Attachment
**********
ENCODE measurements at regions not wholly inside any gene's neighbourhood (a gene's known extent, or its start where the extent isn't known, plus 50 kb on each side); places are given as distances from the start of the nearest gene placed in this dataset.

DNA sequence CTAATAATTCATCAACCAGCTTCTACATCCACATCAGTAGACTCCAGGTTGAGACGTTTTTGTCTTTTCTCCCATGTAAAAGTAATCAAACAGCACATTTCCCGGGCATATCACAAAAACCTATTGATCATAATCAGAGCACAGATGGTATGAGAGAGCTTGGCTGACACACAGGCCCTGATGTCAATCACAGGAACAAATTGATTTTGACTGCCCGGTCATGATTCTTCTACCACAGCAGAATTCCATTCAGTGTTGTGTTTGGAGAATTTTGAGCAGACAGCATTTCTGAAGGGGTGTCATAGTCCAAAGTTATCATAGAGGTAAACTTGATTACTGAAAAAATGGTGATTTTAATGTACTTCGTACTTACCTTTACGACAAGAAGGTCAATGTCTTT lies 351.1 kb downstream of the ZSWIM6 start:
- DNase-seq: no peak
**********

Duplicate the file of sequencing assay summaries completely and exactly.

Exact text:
ENCODE measurements at regions not wholly inside any gene's neighbourhood (a gene's known extent, or its start where the extent isn't known, plus 50 kb on each side); places are given as distances from the start of the nearest gene placed in this dataset.

DNA sequence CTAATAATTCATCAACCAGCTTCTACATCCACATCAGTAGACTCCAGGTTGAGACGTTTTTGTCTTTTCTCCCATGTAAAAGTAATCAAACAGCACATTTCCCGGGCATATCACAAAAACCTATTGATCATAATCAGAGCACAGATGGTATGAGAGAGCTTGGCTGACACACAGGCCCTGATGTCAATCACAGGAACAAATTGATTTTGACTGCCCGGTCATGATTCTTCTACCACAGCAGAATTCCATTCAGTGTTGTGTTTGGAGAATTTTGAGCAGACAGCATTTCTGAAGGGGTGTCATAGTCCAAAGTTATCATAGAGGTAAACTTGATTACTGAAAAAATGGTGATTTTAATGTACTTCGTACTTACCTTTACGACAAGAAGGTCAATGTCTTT lies 351.1 kb downstream of the ZSWIM6 start:
- DNase-seq: no peak